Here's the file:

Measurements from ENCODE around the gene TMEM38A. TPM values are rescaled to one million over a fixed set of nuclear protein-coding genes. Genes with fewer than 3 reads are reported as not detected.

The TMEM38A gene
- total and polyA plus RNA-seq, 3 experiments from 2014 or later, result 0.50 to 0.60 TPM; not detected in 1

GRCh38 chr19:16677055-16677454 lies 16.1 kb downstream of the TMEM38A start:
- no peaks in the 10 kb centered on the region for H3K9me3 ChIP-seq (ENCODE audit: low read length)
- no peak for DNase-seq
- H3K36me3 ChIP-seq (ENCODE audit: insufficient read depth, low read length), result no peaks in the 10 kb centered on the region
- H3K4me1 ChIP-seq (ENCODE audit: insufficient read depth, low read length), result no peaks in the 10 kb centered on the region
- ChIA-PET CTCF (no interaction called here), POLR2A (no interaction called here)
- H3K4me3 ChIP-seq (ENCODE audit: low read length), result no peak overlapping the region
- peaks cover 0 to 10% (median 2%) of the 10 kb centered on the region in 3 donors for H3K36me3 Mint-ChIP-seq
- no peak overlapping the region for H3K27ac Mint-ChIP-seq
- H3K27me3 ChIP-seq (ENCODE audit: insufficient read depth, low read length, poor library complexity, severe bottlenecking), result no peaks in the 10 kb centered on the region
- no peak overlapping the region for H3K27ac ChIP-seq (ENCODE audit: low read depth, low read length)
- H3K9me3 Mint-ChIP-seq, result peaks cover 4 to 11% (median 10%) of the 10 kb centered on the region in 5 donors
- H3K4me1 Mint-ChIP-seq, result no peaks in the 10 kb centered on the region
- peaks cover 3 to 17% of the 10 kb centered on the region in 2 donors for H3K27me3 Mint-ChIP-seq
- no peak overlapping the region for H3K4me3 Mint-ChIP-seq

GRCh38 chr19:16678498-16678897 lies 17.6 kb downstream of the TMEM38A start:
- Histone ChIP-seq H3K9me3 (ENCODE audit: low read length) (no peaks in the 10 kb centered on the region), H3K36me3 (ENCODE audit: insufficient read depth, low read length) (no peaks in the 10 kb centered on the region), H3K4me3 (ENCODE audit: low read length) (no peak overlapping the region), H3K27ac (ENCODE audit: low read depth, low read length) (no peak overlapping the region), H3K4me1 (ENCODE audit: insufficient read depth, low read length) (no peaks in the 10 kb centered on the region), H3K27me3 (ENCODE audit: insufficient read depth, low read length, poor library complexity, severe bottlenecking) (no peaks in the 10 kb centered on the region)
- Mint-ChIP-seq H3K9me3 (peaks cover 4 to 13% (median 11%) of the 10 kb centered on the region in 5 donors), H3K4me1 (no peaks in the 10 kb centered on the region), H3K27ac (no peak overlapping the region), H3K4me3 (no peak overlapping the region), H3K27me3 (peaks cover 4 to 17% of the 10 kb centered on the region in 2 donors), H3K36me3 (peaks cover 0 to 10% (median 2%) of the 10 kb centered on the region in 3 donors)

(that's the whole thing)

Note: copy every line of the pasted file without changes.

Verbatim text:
Measurements from ENCODE around the gene TMEM38A. TPM values are rescaled to one million over a fixed set of nuclear protein-coding genes. Genes with fewer than 3 reads are reported as not detected.

The TMEM38A gene
- total and polyA plus RNA-seq, 3 experiments from 2014 or later, result 0.50 to 0.60 TPM; not detected in 1

GRCh38 chr19:16677055-16677454 lies 16.1 kb downstream of the TMEM38A start:
- no peaks in the 10 kb centered on the region for H3K9me3 ChIP-seq (ENCODE audit: low read length)
- no peak for DNase-seq
- H3K36me3 ChIP-seq (ENCODE audit: insufficient read depth, low read length), result no peaks in the 10 kb centered on the region
- H3K4me1 ChIP-seq (ENCODE audit: insufficient read depth, low read length), result no peaks in the 10 kb centered on the region
- ChIA-PET CTCF (no interaction called here), POLR2A (no interaction called here)
- H3K4me3 ChIP-seq (ENCODE audit: low read length), result no peak overlapping the region
- peaks cover 0 to 10% (median 2%) of the 10 kb centered on the region in 3 donors for H3K36me3 Mint-ChIP-seq
- no peak overlapping the region for H3K27ac Mint-ChIP-seq
- H3K27me3 ChIP-seq (ENCODE audit: insufficient read depth, low read length, poor library complexity, severe bottlenecking), result no peaks in the 10 kb centered on the region
- no peak overlapping the region for H3K27ac ChIP-seq (ENCODE audit: low read depth, low read length)
- H3K9me3 Mint-ChIP-seq, result peaks cover 4 to 11% (median 10%) of the 10 kb centered on the region in 5 donors
- H3K4me1 Mint-ChIP-seq, result no peaks in the 10 kb centered on the region
- peaks cover 3 to 17% of the 10 kb centered on the region in 2 donors for H3K27me3 Mint-ChIP-seq
- no peak overlapping the region for H3K4me3 Mint-ChIP-seq

GRCh38 chr19:16678498-16678897 lies 17.6 kb downstream of the TMEM38A start:
- Histone ChIP-seq H3K9me3 (ENCODE audit: low read length) (no peaks in the 10 kb centered on the region), H3K36me3 (ENCODE audit: insufficient read depth, low read length) (no peaks in the 10 kb centered on the region), H3K4me3 (ENCODE audit: low read length) (no peak overlapping the region), H3K27ac (ENCODE audit: low read depth, low read length) (no peak overlapping the region), H3K4me1 (ENCODE audit: insufficient read depth, low read length) (no peaks in the 10 kb centered on the region), H3K27me3 (ENCODE audit: insufficient read depth, low read length, poor library complexity, severe bottlenecking) (no peaks in the 10 kb centered on the region)
- Mint-ChIP-seq H3K9me3 (peaks cover 4 to 13% (median 11%) of the 10 kb centered on the region in 5 donors), H3K4me1 (no peaks in the 10 kb centered on the region), H3K27ac (no peak overlapping the region), H3K4me3 (no peak overlapping the region), H3K27me3 (peaks cover 4 to 17% of the 10 kb centered on the region in 2 donors), H3K36me3 (peaks cover 0 to 10% (median 2%) of the 10 kb centered on the region in 3 donors)